While often characterized as both the industrial and financial engine block of the Italian peninsula, there is great natural and rustic beauty in Lombardia too. The people, much like the people in the north of other countries, work early, work late, work hard, and dress like they are attending a funeral. However the underlying geology under the foothills of the alps have created a mosaic of different environments in Lombardia, many of which have deep ecological value and biodiversity. Others are less about their value for the overall Italian biosphere and more about recreation and beauty, Lago di Garda is one of these places, and fits squarely within the “Straight Flush” or “Full House” of Italian Lakes, the others being Lago Maggiore, Lago di Como, Lago d’Orta, and maybe Lago d’Iseo.
Located about 2 hours east of Milan, Lago di Garda is surrounded by extremely fair burghs like Salo, Tremosine, Toscolano Maderno, and Limone, the last being ranked among the 6 most beautiful small towns, or Borghi in Italy. Also the word for lemon, Limone was the seat of the Garda Society, a collection of Northern Italian lemon growers that produced renowned lemons of enormous size and quality, owning to the unique climate within the valley of Garda. Along the many towns of the lake, growers in the 16th, 17th, and 18th centuries utilized large multi-level greenhouses called “limonaie” where they also grew oranges and grapefruits. The Garda Society represented the farthest lemons had ever been cultivated on north longitude, and they shifted hundreds of thousands of them before a blight destroyed the industry completely. But I digress in the extremity. I went to Garda Lake with my new wife, Mara for some R&R, and while I thought Lago Maggiore was certainly the most beautiful lake in Northern Italy, Garda Lake would change that completely, as its vastness and the character of its villages were extraordinary, even among the other lakes I had seen. In my opinion the towns of Lago Maggiore try a little too hard to seem like the Riviera, while those on Garda still had the wonderful blend of island, alpine, and old city architecture that characterizes Northern Italian borghi.
Passing through Salo and Toscolano Maderno was difficult, as both town were gorgeous and deserved a tour all to themselves, especially Salo, which had in World War II been the location for a German/Italian fascism society, where open cultural dialogues between the two nations were held in a garish hall filled with statues and columns. Toscolano Maderno was characterized by a Lungolago, or Strand St. if it were a town in Southern California, moored with sailboats and primped with flowers and old churches. We noticed the impossible-to-miss remains of the Garda Society greenhouses, now fallen into disrepair, but which still stick out as interesting ruins, with their tall stone columns which once held the green glass panes still utilized as settings for roof beams as new inhabitants seek to grow their own gardens inside of the old landmarks. Eventually the road became very narrow and we turned off towards Tremosine, a town located atop the high cliffs above the lake. The road would be a death trap if made in less developed nations, as the curvy switchbacks, false horizons, and sharp turns made Mara very nervous indeed. The views and the nature of the drive though were mind-boggling and jaw-dropping, and by the time we reached Tremosine we had to stop and walk around. Popular with Italian and German motorcyclists, Tremosine was filled with them, all seeking to have a beer or a coffee staring out into the vast blue expanse of the lake, 350 meters straight down below.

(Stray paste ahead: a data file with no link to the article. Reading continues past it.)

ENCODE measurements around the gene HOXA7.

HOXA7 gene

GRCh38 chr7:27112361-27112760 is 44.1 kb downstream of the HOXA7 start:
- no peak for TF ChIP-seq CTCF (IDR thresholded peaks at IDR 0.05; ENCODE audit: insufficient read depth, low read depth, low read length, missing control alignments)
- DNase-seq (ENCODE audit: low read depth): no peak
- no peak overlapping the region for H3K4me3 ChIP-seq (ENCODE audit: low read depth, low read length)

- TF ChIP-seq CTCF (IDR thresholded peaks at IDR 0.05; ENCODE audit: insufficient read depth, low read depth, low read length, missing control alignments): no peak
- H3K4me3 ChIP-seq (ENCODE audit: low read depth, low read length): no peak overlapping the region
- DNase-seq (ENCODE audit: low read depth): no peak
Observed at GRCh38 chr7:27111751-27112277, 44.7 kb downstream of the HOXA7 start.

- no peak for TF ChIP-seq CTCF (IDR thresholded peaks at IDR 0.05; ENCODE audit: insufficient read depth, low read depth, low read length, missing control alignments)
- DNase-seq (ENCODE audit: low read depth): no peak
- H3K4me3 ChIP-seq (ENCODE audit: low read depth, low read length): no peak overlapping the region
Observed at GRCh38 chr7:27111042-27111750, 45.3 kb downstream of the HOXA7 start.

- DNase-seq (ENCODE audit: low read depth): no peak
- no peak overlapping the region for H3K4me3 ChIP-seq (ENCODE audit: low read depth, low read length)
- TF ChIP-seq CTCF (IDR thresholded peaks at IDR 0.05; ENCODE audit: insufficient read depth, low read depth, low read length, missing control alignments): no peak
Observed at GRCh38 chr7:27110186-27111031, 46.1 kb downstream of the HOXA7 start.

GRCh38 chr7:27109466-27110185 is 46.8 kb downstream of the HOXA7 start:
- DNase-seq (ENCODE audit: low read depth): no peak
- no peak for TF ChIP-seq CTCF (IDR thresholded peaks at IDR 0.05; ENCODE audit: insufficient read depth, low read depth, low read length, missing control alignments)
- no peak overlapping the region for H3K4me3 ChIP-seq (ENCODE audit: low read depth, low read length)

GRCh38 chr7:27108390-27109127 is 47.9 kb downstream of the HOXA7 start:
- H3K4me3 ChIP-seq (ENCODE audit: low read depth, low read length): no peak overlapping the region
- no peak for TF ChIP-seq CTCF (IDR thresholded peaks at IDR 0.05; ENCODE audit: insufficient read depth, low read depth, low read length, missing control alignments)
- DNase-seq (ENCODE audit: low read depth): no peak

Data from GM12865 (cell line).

The drive from Tremosine, which is very small and makes for a great road trip stop, to Limone was about 26 minutes down a much less intimidating slope. Here we passed through several rural villages of wondrous beauty before we reached the lake below. Limone was packed with tourists but I’m happy to report it didn’t spoil the trip too bad. No doubt there were a million Germans passing through, glaring at me for my familiarity with Italian law concerning mask-wearing outside. Italy’s lockdown procedure was severe, and it has largely produced some of the best post-lockdown results in Europe. As such we are not required to wear our masks outside of buildings, however the Germans in all their Teutonic rule-abiding didn’t much appreciate our liberal sensitivities.
Limone was filled with designer clothing and leather shops along the streets, darling little eateries like one which sold dried fruit of every variety, and views of the lake and mountains that could lock your eyes for hours. Across the lake, the sky was cloaked in dark grey clouds which spilled over hilltops like an avalanche, while sun-soaked palms and pines affixed to rocky cliffs above the old rock supports of the Limone greenhouses happily waved in the wind behind and above the town.
While no doubt making for a lovely half-day visit, there isn’t a mountain of activities in Limone, however we did find a quaint little pebble beach where we could sit down and enjoy the view and a bag of dried fruit. The sun had moved beyond the clouds, and Lombardia took on its other persona, one more akin to Northern England – a dark, windy, slightly unwelcoming harshness. That night we stopped in a Trattoria, an Italian name for a restaurant where drinks are taken with or after the meal, as opposed to an Osteria where the reverse is typical. For the pasta fans I had ravioli with pistachio cream and cheese from Tremosine, while my wife had Tagliolini with locally gathered porcini mushrooms. Both dishes were excellent, and we left Lago di Garda vowing to return.